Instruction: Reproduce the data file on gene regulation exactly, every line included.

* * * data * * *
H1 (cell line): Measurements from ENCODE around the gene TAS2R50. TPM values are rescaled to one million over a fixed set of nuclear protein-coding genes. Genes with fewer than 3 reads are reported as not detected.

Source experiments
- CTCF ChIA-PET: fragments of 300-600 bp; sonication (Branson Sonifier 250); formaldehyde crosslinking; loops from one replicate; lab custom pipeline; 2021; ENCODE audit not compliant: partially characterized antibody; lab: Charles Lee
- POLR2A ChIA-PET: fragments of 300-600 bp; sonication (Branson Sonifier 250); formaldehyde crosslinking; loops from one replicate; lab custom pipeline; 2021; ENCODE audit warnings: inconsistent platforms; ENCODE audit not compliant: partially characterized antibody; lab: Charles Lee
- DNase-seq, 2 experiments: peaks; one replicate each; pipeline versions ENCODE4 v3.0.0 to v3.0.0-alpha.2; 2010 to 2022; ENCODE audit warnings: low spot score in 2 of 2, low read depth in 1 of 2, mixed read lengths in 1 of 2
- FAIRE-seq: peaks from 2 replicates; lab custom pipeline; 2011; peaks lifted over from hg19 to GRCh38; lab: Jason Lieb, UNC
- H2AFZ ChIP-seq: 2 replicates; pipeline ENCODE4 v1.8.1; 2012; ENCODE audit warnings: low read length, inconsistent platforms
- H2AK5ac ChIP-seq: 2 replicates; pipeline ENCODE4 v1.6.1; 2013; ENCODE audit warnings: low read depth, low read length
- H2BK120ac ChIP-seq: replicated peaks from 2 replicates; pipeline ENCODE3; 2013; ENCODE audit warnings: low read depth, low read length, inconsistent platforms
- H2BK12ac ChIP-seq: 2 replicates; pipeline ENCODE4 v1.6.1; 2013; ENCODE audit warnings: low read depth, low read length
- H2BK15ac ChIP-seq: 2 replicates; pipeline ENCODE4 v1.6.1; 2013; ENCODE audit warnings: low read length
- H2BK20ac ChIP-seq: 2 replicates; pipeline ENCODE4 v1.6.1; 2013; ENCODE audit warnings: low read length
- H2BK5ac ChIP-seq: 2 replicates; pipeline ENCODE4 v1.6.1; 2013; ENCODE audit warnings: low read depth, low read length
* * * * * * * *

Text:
H1 (cell line): Measurements from ENCODE around the gene TAS2R50. TPM values are rescaled to one million over a fixed set of nuclear protein-coding genes. Genes with fewer than 3 reads are reported as not detected.

Source experiments
- CTCF ChIA-PET: fragments of 300-600 bp; sonication (Branson Sonifier 250); formaldehyde crosslinking; loops from one replicate; lab custom pipeline; 2021; ENCODE audit not compliant: partially characterized antibody; lab: Charles Lee
- POLR2A ChIA-PET: fragments of 300-600 bp; sonication (Branson Sonifier 250); formaldehyde crosslinking; loops from one replicate; lab custom pipeline; 2021; ENCODE audit warnings: inconsistent platforms; ENCODE audit not compliant: partially characterized antibody; lab: Charles Lee
- DNase-seq, 2 experiments: peaks; one replicate each; pipeline versions ENCODE4 v3.0.0 to v3.0.0-alpha.2; 2010 to 2022; ENCODE audit warnings: low spot score in 2 of 2, low read depth in 1 of 2, mixed read lengths in 1 of 2
- FAIRE-seq: peaks from 2 replicates; lab custom pipeline; 2011; peaks lifted over from hg19 to GRCh38; lab: Jason Lieb, UNC
- H2AFZ ChIP-seq: 2 replicates; pipeline ENCODE4 v1.8.1; 2012; ENCODE audit warnings: low read length, inconsistent platforms
- H2AK5ac ChIP-seq: 2 replicates; pipeline ENCODE4 v1.6.1; 2013; ENCODE audit warnings: low read depth, low read length
- H2BK120ac ChIP-seq: replicated peaks from 2 replicates; pipeline ENCODE3; 2013; ENCODE audit warnings: low read depth, low read length, inconsistent platforms
- H2BK12ac ChIP-seq: 2 replicates; pipeline ENCODE4 v1.6.1; 2013; ENCODE audit warnings: low read depth, low read length
- H2BK15ac ChIP-seq: 2 replicates; pipeline ENCODE4 v1.6.1; 2013; ENCODE audit warnings: low read length
- H2BK20ac ChIP-seq: 2 replicates; pipeline ENCODE4 v1.6.1; 2013; ENCODE audit warnings: low read length
- H2BK5ac ChIP-seq: 2 replicates; pipeline ENCODE4 v1.6.1; 2013; ENCODE audit warnings: low read depth, low read length